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I've just come from a discussion about who is best placed to give estimates on a given piece of work.

At a detailed level I'd always say that the best estimate comes from the person who actually has to do the work as they have the full understanding and this gives them complete buy-in to the , however at a higher level of abstraction (i.e. at overall project level) I'm not so sure.

I'm reminded of chapter 5 in Peopleware which gives the results of an Australian study from 1985 - best link I could find is here.

I'm particularly interested in your focus here - are you answering as a developer, architect, prject manager or whatever?

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7 Answers 7

up vote 10 down vote accepted

I'm answering this as both manager (present) and developer (past).

High level estimates should come from the team/project leader, but with input from the developers. They should also be given in the form of a range - most likely to worst case with an indication of the confidence level of each.

There's no way the team lead can know everything about the project in sufficient depth so they will need some input from the developers, but the danger with this is that you get bogged down in the details too early in the process. Equally, individual developers will not have a broad enough knowledge of the project (unless it's really small) to be able to give estimates on everything.

The manager then integrates these estimates and looks for conflicts and synergies to get the "big picture" - after all that's what we're paid for.

As a developer I wouldn't trust a manager who gave estimates without checking with the developers, but equally I wouldn't trust one who just asked the developers and passed that information on without "editing" it in some way.

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In agreement - I think ranges are needed at a high level and need to include high level risks and scope –  meade Mar 6 '09 at 14:53

The person responsible for signing off of an estimate should really be the project manager. That's their niche.

I'm not saying that PMs should make up the estimates however.

I'm saying that the PMs will need to take estimates from a variety of sources--technical, business, etc--for different parts of the project. In any project there'll be large parts that aren't technical.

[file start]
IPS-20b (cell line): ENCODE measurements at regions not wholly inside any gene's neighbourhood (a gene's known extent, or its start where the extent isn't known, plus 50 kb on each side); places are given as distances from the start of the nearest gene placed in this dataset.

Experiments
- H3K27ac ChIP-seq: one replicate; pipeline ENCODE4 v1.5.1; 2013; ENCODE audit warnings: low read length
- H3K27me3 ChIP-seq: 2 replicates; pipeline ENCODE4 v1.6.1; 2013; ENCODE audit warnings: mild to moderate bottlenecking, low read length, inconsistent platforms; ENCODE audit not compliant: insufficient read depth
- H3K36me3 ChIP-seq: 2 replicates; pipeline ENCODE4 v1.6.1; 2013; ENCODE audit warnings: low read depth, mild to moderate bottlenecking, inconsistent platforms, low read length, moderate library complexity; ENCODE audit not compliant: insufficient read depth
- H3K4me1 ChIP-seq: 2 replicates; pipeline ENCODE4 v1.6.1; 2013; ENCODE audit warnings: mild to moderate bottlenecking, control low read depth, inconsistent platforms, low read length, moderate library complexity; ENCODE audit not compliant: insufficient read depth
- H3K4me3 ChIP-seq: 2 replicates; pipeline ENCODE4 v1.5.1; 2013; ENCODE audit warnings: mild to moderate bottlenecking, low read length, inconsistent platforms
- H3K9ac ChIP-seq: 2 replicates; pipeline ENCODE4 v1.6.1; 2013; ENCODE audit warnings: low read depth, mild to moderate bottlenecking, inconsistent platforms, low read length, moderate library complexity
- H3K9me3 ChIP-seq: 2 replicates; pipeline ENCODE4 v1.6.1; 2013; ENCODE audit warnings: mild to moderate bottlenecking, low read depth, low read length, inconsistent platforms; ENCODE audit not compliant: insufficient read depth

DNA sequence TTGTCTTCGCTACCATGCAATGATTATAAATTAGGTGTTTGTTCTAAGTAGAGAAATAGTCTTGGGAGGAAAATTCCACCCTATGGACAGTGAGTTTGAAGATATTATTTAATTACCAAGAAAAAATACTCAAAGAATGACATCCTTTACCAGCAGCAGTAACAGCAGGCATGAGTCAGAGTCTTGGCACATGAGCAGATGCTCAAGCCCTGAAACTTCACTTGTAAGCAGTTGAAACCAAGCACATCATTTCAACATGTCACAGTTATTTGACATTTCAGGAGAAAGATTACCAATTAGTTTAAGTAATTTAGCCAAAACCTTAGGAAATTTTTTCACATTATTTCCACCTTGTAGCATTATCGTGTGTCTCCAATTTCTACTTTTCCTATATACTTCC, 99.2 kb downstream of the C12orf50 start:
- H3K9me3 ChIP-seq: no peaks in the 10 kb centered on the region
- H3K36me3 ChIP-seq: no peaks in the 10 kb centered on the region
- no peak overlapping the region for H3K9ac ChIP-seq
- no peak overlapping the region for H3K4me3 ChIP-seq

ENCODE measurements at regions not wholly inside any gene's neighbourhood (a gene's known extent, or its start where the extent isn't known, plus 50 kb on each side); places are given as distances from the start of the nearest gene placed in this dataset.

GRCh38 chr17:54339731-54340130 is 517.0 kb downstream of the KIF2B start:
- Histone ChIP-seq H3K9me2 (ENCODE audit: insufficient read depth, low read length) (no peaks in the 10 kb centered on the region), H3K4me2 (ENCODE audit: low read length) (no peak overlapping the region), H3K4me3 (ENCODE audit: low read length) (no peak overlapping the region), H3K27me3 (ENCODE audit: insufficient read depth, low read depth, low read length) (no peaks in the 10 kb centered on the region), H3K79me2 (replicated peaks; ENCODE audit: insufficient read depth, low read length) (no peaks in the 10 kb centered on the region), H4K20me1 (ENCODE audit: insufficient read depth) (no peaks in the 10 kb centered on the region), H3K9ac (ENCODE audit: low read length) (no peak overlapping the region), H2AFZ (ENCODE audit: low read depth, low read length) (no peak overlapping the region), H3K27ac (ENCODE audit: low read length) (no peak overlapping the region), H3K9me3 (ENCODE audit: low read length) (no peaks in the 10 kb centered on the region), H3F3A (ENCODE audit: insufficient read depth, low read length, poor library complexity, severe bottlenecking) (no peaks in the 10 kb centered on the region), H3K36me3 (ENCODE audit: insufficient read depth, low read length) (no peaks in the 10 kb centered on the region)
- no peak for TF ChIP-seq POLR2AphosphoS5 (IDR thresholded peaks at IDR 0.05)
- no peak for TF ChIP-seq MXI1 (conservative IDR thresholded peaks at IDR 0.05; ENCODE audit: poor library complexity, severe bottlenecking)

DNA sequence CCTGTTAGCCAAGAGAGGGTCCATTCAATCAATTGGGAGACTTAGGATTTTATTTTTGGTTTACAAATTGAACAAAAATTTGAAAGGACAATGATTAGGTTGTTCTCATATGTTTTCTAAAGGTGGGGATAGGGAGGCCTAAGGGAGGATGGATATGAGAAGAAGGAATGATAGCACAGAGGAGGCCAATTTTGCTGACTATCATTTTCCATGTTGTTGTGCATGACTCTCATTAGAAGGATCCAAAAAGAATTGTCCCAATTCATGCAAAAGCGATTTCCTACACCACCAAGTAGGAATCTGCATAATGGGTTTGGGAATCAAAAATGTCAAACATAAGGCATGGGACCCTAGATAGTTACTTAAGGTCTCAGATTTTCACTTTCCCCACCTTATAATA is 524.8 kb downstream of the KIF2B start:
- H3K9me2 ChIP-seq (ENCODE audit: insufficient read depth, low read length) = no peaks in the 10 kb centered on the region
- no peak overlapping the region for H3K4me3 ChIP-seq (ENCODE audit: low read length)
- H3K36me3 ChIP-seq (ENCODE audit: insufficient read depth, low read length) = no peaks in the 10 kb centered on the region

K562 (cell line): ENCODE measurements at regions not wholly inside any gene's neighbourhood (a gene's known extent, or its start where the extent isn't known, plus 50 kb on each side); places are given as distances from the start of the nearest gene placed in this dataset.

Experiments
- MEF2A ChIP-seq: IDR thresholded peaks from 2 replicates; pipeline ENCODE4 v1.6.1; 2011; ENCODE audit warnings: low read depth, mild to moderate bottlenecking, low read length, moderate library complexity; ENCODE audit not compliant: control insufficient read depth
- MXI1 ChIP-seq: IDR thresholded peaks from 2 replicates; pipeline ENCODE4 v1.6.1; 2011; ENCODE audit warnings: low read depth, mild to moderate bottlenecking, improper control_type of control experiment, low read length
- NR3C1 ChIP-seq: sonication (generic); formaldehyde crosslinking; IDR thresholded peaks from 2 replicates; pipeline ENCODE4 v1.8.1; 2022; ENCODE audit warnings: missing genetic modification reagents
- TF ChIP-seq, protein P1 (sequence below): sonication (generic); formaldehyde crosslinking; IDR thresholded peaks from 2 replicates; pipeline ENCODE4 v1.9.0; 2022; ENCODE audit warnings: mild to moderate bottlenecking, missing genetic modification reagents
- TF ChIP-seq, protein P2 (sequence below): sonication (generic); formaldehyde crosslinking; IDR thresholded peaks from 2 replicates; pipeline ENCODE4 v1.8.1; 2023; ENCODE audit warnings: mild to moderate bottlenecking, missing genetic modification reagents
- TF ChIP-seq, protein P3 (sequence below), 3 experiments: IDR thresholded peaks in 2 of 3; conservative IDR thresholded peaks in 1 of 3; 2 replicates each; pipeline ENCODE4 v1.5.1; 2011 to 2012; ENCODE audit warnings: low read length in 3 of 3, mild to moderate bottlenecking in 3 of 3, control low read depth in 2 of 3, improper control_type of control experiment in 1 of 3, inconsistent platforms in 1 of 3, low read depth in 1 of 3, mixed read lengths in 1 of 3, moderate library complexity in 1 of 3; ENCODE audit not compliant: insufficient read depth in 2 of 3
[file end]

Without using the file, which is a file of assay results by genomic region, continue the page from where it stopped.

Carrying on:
Anything technical should be estimated by someone technical.

But, by the same token, anything non-technical should be estimated by an appropriate expert (CPA types call these SMEs--subject matter experts). An architect could estimate the technical solution. A BA the gap analysis. A manager could do the business process implementation. And so on.

But a PM is really needed to tie all those together into a high level estimate, particularly in terms of resourcing and working out the interdependencies and the critical path.

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  1. Developers generally should make the initial estimate. The Manager should be able to add a risk factor to it depending on who implements it. (for example : If the developer implementing it has a better knowledge than the one who gave the estimate, the risk would be lower). The developer also may not have an idea on the other development areas of the project(assuming its huge). This is where a Manager's estimate comes into picture. IF the project is small then a developer estimate is good enough.
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Everyone should give an estimate to the project manager: functional analysts, test analysts and the senior developers.

It's the PM's task to make sure they are somewhat realistic and to sum them up.

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I think it depends on the piece of work. A lot of times the project manager is more than capable to estimate how long it would cost to say, add some additional data on screen, change layout, you name it.

However, there are times when things are more complicated, especially if they deeply touch the architecture of the system. In that case, the project manager should consult the developer, architect, or both for their estimate, and exactly why it takes that particular time to implement.

Moreover, I think project managers should use a developer's estimate to get to the final estimate, like schar says. They should add a percentage of overhead, test time, risk factors, etcetera.

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The tongue-in-cheek Agile answer is: nobody should, because it will be wildly wrong anyway.

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I'm answering this as both manager (present) and developer (past).

In our company developers are always involved in making estimations. We do high-level estimates on user-stories created by a business consultant.

The business consultant communicates the user-stories to me (technical teammanager) and a developer.

We schedule an estimation meeting to discuss the user-stories and the context of the project (three people, business consultant, developer, technical manager). Within the meeting both me and the developer make notes and write down needed hours per user-story.

After the meeting the developer fills out an estimation form and we make sure we both agree on that estimation. When finished the estimation form goes back to the business consultant.

Usually a high level estimation will be given in a range from x to x times 3 days.

For example: 40 to 120 days.

Obviously we only estimate development/test/deployment time which is needed. X percentage will be added for project management and technical management, risks and overhead.

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